[An undergraduate program: "Medical Humanities is an interdisciplinary program, involving courses from literature, religion, philosophy, history, economics, and ethics and emphasizing the history of Christian spirituality, models of medical knowledge and practice, patient/physician relationships, hospital-based ministry, and the nature of health care in the 21st century."]

Program in Medical Humanities--College of Medicine, University of Arizona
["[T]he exploration of the human experience, in illness and health, through all available venues and mediums"]

Dr. Mahala Yates Stripling--Medical Humanities
["Dr. Stripling is an independent scholar who draws from a rhetoric, literature, and law background to lecture and to write about the intersection of the humanities and medicine."]

Literature, Arts, and Medicine Database
[New York University]

Medical Anthropology
[Nili Kaplan-Myrth, Interpreting People as They Interpret Themselves: Narrative in Medical Anthropology and Family Medicine, Canadian Family Physician, vol. 53, 2007]

"As anthropologists, our modus operandi is collecting narratives. We undertake field work, during which we often spend a year or more living in foreign communities, immersing ourselves in people's daily lives. We ask men, women, and children about their families; their religion; their understanding of the cosmos; their politics; their roles and status within their societies; and their perspectives on the body, the self, sexuality, sex roles, aging, child rearing, work, diet, violence, the economy, and international affairs. We then publish our ethnographic accounts using narrative as an analytic tool to support our arguments and as a literary tool to enhance our writing."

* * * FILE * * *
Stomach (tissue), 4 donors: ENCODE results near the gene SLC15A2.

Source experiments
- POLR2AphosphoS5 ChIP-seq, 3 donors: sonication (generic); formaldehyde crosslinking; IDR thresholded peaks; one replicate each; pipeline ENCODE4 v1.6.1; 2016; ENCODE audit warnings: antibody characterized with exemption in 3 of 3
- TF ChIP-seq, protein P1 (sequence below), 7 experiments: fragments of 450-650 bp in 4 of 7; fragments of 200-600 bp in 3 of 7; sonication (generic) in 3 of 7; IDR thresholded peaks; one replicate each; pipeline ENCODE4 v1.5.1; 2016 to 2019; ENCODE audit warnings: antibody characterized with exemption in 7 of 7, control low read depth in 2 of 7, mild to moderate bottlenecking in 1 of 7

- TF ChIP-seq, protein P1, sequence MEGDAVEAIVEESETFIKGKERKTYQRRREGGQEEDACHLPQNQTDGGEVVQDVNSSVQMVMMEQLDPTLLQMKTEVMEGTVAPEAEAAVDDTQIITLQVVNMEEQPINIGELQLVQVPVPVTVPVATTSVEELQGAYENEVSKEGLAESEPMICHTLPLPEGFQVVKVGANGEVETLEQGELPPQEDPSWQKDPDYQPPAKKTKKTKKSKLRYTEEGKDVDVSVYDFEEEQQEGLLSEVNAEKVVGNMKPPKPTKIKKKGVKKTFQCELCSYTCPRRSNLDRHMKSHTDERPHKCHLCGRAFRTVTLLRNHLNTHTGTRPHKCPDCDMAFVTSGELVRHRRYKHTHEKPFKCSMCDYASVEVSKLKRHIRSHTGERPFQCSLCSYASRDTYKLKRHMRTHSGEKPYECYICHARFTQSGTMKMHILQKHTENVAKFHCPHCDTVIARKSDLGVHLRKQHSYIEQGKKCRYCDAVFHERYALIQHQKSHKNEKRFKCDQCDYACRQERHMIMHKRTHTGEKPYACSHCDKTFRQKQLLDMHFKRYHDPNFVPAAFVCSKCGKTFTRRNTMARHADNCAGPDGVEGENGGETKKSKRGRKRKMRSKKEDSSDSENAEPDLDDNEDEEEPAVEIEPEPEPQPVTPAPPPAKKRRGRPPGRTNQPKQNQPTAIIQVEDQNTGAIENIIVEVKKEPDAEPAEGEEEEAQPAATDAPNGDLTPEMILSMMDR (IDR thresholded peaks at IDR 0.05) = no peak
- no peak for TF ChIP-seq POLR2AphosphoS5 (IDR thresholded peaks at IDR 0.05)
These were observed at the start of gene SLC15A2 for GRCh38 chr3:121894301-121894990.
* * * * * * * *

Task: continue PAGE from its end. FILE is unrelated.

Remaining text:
"Medical anthropologists argue that illness narratives are not merely accounts of symptoms but a mechanism through which people become aware of and make sense out of their experiences. A transformation takes place from something lived (full of complexity but not given a single, crystallized meaning) into something interpreted (given structure and meaning through the dialogue that takes place between the patient and physician)."


Susan Baur, Confiding: A Psychotherapist and Her Patients Search for Stories to Live By (New York: HarperCollins, 1994)

John Berger & Jean Mohr, A Fortunate Man (New York: Pantheon Books, 1967)

Suzanne E. Berger, Horizontal Woman: The Story of a Body in Exile (Boston: Houghton Miflin, 1996)

Lucy Bregman & Sara Thiermann, First Person Mortal: Personal Narratives of Illness, Dying and Grief (New York: Paragon House, 1995)

Howard Brody, Stories of Sicknesss (New Haven, Connecticut: Yale University Press, 1987)

Anatole Broyard, Intoxicated by My Illness: And Other Writings on Life and Death (New York: Clarkson Potter, 1992)

Rita Charon, Narrative Medicine: Honoring the Stories of Illness (New York: Oxford University Press, 2006)

Deepak Chopra, Return of the Rishi: A Doctor's Story of Spiritual Transformation and Ayurvedic Healing (Boston: Houghton Mifflin, 1988)